Neuroscientists have discovered that when you ask the brain to meditate, it gets better not just at meditating, but at a wide range of self-control skills, including attention, focus, stress management, impulse control, and self-awareness. People who meditate regularly aren’t just better at these things. Over time, their brains become finely tuned willpower machines. Regular meditators have more gray matter in the prefrontal cortex, as well as regions of the brain that support self-awareness.
Meditation lead you to clear your mind and to think about nothing, this technique of forcing your mind to stop thinking and keep focusing on one thing just by observing it, expand your willpower and improve your ability to resist temptation.
Guilt vs Self-forgiveness
We usually tend to feel bad and guilty whenever we don’t keep our promises to ourselves, which make us fall in the trap of self-blame, assuming that by focusing about how bad is to do or not do whatever we committed to do, is going to motivate us and make us go back on the right track. According to the American Psychological Association (APA), the most commonly used strategies for dealing with stress are those that activate the brain’s reward system: eating, drinking, shopping, watching television, surfing the Web, and playing video games. And why not? Dopamine promises us that we’re going to feel good.
Consider, for example, a study at Carleton University in Ottawa, Canada, that tracked the procrastination of students over an entire semester. Lots of students put off studying for the first exam, but not every student made it a habit. Students who were harder on themselves for procrastinating on their first exam were more likely to procrastinate on later exams than students who forgave themselves. The harder they were on themselves about procrastinating the first time, the longer they procrastinated for the next exam! Forgiveness—not guilt—helped them get back on track, Psychologists call it “What the hell effect”.
As coach, encouragement support and “allow to fail “attitude is the key, the coach takes the role of the best friend or the mentor, who believes in his client, and who can see the best of him.
The power of imagination and the future self
A skilled coach would not mind take the client in a journey to the future, not only to feel how achievable the goal is, but also to motivate the client, and create his own a tool to self-motivate himself whenever he needs to. Neuroscientists at the University Medical Center Hamburg-Eppendorf in Germany have shown that imagining the future helps people delay gratification and resist temptation. One of the best ways to practice imagination is visualization, the more we practice to more we get better at, and the more we feel how real and close the goal is, how good it feels to achieve it.
As paradoxical as it may seems, the future self might be a trap. We think about our future selves like different people. We often idealize them, expecting our future selves to do what our present selves cannot manage. Sometimes we mistreat them, burdening them with the consequences of our present selves’ decisions. Sometimes we simply misunderstand them, failing to realize that they will have the same thoughts and feelings as our present selves. However we think of our future selves, rarely do we see them as fully us. Princeton University psychologist Emily Pronin has shown that this failure of imagination leads us to treat our future selves like strangers. We need to think about our future self as someone we are creating NOW, every single task, detail, decision we take or make is going to influence that future self.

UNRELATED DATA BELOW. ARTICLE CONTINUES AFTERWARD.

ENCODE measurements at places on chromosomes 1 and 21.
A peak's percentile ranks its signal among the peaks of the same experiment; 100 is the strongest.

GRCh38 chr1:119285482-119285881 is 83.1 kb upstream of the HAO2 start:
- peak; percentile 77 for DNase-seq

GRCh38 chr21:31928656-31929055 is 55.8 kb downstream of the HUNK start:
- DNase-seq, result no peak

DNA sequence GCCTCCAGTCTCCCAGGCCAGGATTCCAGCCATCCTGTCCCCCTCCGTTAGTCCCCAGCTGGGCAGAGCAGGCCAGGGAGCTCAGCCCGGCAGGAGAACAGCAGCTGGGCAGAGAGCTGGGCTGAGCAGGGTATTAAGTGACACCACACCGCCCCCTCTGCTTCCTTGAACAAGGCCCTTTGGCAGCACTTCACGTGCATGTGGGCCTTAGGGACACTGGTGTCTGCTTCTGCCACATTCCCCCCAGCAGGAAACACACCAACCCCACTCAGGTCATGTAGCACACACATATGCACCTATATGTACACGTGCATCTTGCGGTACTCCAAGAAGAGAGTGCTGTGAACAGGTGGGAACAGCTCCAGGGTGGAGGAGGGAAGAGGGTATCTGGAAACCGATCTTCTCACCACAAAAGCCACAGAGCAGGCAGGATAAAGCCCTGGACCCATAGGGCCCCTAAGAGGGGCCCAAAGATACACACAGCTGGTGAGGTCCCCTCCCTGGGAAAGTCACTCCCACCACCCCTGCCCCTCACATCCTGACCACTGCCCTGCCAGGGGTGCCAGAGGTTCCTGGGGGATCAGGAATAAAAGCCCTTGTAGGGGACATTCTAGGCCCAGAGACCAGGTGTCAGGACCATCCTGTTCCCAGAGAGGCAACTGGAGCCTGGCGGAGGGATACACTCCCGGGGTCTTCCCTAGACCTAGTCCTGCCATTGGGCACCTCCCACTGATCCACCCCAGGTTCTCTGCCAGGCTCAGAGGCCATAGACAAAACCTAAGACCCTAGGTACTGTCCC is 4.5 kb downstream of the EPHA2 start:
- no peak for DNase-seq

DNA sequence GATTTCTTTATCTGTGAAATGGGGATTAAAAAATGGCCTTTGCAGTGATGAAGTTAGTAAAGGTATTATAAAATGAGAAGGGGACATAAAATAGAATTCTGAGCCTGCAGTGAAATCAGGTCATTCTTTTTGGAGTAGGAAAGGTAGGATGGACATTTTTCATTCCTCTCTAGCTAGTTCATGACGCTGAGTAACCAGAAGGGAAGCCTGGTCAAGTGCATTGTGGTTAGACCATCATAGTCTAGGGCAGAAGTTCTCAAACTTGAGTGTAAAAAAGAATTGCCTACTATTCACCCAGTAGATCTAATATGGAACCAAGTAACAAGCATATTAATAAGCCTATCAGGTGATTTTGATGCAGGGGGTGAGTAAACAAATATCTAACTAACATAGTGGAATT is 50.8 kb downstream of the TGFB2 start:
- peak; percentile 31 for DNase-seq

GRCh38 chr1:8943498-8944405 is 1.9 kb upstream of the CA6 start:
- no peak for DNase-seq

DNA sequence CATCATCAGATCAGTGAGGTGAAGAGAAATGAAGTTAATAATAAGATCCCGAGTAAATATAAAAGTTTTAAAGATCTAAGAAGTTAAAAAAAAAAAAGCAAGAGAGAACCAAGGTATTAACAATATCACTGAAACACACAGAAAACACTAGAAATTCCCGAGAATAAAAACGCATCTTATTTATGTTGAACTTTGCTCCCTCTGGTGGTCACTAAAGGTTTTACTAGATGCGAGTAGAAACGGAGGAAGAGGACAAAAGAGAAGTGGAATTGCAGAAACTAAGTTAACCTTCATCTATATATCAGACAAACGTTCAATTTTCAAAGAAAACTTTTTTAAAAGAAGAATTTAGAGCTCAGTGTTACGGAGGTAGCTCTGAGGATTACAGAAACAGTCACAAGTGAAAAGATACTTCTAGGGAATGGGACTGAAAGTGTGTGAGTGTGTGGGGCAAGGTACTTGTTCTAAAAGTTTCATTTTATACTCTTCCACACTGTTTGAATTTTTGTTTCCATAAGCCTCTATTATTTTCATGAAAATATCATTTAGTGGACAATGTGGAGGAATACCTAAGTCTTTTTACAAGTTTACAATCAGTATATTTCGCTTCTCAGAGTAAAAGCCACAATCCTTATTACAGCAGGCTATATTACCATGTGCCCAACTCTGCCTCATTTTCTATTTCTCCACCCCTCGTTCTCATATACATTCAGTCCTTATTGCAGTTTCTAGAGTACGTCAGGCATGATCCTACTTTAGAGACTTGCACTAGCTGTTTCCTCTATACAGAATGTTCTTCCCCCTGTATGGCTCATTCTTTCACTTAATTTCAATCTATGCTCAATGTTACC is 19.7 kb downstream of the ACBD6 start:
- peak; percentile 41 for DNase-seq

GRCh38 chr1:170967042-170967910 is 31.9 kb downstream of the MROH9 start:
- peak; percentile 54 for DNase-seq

Structure and support team
Like a scared child who is riding a bike for the first time needs to use training wheels to gain confidence, and be comfortable with the new vehicle, we need a structure and support team to make the willpower challenge lighter
Some behaviors are contagious, self-control is one of them, creating a support team during a change process is as critical as to check who do we hang out with, if your friends are quitters you’re likely to become one, a 2010 report from the National Bureau of Economic Research found that poor fitness spread through the U.S. Air Force Academy like an infectious disease.
Research from the fields of psychology, marketing, and medicine reveals that our individual choices are powerfully shaped by what other people think, want, and do and what we think they want us to do. At first sight it may seems an incontinence but when we look at it from pride/shame view, things might be different, when making a choice we often imagine ourselves the object of other people’s evaluation. Studies show that this can provide a powerful boost to self-control. People who imagine how proud they’d feel, and how they’re going to be perceived are more likely to accomplish their goals and persist, the fear of shame works too People are more likely to use condoms when they imagine feeling ashamed if others knew that they had unprotected sex.
The power of shame is tricky though, there is no guarantee, we don’t fall into guilt stress and “what the hell effect”.
Self-control like many expression that begin with “self” requires a full understanding of the self, and since we’re different, we need to be approached differently.
Willpower survey: 2010 American Psychological Association.
People who think they have a lot of self-control don’t: Nordgren, L. F., F. van Harreveld, and J. van der Pligt.“The Restraint Bias: How the Illusion of Self-Restraint Promotes Impulsive Behavior.” Psychological Science 20 (2009): 1523– 28.
See also Saito, H., Y. Kimura, S. Tashima, N. Takao, A. Nakagawa, T. Baba, and S. Sato. “Psychological Factors That Promote Behavior Modification by Obese Patients.” BioPsychoSocial Medicine 3 (2009): 9.
McGonigal, Ph.D., Kelly (2011-12-29). The Willpower Instinct: How Self-Control Works, Why It Matters, and What You Can Do To Get More of It Penguin Group.